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To operate the Quick Tech USB tester, simply plug in one end of the included USB cable into a port coming from either a computer or hub, then plug the other end of the USB cable to the tester board. The software can also be loaded with or without an operating system, since the included floppy disk is bootable. The tester can also be used with Ultra-X’s PHD PCI diagnostic card and the Quick Tech Pro software for a full system level checkout.
One advantage of this tester is it doesn’t require an operating system on which to run. Most computer system problems need to be identified as to whether it is a hardware malfunction or an improperly loaded or configured operating system device driver. The ability to test a device external to your operating system is quite valuable and can save a lot of troubleshooting time.
Since the included floppy disk is bootable, running the included USB test software is simply a manner of booting off the included diskette. Once the disk is booted the user needs to specify which port is to be tested. Once a port is selected there will be a display screen similar to the one shown above. There are 15 subtests that can be executed from this menu. Each individual test is selectable, but it’s recommended to run them all. The overall test suite takes less than a minute to run through. As the above picture shows, I ran this suite of tests over 3400 times in an overnight stress test.
The test software does a pretty well rounded checkout of your USB port’s various functions. It checks the port’s general ability to communicate and set possible address commands. The tester is capable of doing both a low speed (1.5Mb/s) test and a high speed (12 Mb/s) test. The USB port’s VCC power is also measured and displayed actively on the right on the screen (as shown above). Fluctuations in the supplied voltage is also measured and displayed as minimum, current and maximum voltage values.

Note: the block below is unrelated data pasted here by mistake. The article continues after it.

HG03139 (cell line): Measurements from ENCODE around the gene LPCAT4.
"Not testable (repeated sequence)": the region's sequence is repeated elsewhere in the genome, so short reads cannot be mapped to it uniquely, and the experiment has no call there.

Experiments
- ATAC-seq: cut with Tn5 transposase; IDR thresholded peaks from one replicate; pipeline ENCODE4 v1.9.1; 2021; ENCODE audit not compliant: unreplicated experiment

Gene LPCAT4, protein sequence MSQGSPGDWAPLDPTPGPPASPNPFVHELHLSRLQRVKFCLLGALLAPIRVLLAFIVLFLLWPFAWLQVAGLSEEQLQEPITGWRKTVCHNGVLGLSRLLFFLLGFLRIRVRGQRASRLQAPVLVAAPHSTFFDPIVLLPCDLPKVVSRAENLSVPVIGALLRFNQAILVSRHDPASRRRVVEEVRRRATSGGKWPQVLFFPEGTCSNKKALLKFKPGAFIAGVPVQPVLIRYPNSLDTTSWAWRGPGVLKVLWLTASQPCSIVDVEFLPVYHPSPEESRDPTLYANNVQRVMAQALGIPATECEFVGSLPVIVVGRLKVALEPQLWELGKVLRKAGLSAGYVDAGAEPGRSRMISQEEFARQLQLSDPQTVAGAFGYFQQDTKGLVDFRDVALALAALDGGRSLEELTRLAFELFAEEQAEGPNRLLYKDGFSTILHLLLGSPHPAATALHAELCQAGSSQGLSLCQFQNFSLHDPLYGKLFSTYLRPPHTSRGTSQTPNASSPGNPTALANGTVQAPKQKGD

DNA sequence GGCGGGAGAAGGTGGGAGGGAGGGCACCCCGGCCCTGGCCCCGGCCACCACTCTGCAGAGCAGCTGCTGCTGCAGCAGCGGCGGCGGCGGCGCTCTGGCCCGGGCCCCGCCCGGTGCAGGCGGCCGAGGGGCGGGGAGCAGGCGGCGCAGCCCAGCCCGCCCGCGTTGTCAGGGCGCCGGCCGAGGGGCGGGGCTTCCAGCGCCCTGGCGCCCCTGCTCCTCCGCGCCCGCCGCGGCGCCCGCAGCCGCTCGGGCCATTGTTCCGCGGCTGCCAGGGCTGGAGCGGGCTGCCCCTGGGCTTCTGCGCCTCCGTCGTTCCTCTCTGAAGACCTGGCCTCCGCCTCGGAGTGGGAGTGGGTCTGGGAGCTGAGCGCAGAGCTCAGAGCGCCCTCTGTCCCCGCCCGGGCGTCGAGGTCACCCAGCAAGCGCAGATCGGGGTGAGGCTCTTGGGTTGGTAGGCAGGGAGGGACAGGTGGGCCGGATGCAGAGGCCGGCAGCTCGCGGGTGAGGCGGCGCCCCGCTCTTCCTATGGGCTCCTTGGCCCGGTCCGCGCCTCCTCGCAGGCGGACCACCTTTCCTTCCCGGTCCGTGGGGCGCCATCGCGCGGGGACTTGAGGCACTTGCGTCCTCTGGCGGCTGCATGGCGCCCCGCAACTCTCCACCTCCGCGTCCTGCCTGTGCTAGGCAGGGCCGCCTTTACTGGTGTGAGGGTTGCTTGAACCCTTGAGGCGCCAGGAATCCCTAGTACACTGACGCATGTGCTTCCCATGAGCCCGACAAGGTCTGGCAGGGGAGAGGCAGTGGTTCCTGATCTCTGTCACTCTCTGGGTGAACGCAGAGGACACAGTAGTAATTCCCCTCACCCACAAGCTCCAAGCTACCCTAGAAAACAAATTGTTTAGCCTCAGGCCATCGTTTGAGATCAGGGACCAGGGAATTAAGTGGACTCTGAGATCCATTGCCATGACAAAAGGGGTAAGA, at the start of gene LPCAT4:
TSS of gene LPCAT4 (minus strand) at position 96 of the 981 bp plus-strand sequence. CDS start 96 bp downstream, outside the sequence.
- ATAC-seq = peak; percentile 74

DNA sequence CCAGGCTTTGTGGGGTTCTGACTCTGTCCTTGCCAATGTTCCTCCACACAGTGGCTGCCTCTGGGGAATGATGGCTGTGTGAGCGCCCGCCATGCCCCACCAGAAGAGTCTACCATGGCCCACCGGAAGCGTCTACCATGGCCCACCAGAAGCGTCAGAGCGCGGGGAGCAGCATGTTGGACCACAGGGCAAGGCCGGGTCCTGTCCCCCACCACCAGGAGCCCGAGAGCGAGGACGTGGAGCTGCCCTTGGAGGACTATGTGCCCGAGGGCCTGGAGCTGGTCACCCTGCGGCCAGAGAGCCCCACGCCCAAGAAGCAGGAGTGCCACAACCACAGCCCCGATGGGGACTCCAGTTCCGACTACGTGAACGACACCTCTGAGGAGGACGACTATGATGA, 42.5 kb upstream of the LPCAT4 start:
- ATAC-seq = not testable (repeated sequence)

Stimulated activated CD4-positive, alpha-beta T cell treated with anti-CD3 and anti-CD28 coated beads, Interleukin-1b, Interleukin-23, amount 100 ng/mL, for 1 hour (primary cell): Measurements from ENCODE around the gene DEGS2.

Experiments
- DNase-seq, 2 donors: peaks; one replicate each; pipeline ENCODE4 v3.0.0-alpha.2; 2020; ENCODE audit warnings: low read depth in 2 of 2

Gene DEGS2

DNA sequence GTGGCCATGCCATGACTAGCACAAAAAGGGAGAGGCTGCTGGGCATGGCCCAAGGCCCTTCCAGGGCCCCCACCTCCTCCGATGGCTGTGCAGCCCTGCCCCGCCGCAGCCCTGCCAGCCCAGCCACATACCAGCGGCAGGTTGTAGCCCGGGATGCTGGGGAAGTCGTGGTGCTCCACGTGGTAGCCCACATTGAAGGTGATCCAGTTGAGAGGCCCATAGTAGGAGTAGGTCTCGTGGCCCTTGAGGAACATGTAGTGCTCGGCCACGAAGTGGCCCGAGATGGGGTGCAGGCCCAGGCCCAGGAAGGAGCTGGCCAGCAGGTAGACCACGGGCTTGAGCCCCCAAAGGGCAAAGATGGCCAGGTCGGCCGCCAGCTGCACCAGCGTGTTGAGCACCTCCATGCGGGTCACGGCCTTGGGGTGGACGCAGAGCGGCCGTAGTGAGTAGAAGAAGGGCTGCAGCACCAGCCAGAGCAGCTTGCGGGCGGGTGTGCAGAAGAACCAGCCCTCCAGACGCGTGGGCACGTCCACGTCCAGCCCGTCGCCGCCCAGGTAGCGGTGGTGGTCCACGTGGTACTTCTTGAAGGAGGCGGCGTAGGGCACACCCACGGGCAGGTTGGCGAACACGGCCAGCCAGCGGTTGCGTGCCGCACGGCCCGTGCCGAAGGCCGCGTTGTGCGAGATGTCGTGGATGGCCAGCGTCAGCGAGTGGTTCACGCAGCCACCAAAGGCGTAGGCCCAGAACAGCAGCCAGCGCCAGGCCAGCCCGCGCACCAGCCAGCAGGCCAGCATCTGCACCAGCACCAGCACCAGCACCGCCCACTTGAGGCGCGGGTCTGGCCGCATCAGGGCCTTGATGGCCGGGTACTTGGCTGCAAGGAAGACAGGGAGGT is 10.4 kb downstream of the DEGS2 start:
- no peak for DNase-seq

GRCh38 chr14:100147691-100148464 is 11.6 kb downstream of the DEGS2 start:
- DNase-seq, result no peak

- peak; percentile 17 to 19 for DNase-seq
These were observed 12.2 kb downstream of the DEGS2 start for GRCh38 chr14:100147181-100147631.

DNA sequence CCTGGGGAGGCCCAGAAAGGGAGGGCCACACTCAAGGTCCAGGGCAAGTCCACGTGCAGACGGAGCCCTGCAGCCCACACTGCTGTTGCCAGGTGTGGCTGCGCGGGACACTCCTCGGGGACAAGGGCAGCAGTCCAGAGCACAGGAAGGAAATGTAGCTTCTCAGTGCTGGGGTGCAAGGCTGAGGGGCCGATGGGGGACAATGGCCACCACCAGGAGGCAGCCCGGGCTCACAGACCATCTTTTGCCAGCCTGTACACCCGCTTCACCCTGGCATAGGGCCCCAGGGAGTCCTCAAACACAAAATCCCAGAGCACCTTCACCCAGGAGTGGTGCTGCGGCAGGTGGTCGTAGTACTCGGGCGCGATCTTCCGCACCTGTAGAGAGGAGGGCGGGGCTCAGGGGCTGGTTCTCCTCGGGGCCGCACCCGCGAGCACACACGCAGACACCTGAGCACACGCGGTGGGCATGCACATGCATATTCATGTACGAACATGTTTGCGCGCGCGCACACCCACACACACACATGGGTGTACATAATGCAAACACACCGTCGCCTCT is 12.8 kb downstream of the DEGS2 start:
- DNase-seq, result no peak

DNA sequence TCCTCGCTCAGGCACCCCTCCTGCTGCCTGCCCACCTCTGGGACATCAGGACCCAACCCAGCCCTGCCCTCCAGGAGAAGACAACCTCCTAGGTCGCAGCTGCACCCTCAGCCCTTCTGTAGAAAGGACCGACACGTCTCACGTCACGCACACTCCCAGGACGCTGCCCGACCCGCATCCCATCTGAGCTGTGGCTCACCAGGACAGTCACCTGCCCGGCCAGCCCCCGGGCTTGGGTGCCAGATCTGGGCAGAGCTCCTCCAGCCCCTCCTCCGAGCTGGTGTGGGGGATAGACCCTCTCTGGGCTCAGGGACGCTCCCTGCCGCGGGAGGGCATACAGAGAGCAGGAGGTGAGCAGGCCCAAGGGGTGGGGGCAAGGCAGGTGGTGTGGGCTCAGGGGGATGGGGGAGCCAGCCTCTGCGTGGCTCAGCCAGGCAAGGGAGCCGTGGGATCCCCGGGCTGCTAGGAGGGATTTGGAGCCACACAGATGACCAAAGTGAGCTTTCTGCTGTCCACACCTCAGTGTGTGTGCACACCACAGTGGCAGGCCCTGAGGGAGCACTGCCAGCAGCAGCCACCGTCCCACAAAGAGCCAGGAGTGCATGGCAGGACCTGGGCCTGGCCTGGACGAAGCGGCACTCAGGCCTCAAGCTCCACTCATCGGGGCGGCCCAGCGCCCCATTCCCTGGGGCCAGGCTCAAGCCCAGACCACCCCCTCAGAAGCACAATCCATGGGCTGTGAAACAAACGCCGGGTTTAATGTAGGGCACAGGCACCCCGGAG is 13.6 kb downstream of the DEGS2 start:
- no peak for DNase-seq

Like some of Ultra-X’s other products, the power of the QuickTech USB tester is the inclusion of the proprietary hardware board. Without this specialized hardware load that is explicitly designed to work in tandem with the test software, it would be extremely difficult to do a full checkout of the USB ports. Many software products attempt to do hardware testing, but only so much can be done without a hardware load to talk to and to verify and measure the signals of interest.
I would like to see Ultra-X continue to evolve this product. As it currently stands, the QuickTech USB tester is capable of testing a single USB port. Since most computers have at least two ports, it would be nice to have two port interfaces on this tester. Another enhancement would be to allow this tester to be inserted between a real load (like a USB printer) and the computer’s USB port. Some typical USB problems I’ve seen could benefit from having an intelligent diagnostic device inserted between the main port and the peripheral. This would allow for "system-level" troubleshooting beyond just the confirmation that the port seems fine when connected only to the tester.
The QuickTech USB Tester is another quality diagnostic product from Ultra-X. The combination of both test hardware and software makes this product capable of doing a very comprehensive range of USB port testing. From voltage monitoring to high and low speed communication tests, the tester gives the typical USB interface port a sound thrashing. The included software is structured to enable both quick testing and longer term looping testing to help find intermittent problems. Service technicians, system integrators and even board designers would benefit from having this new USB tester from Ultra-X. Even though QuickTech USB currently only support USB 1.1, Ultra-X is planning on providing an upgrade path to USB 2.0 once it’s more commonplace.
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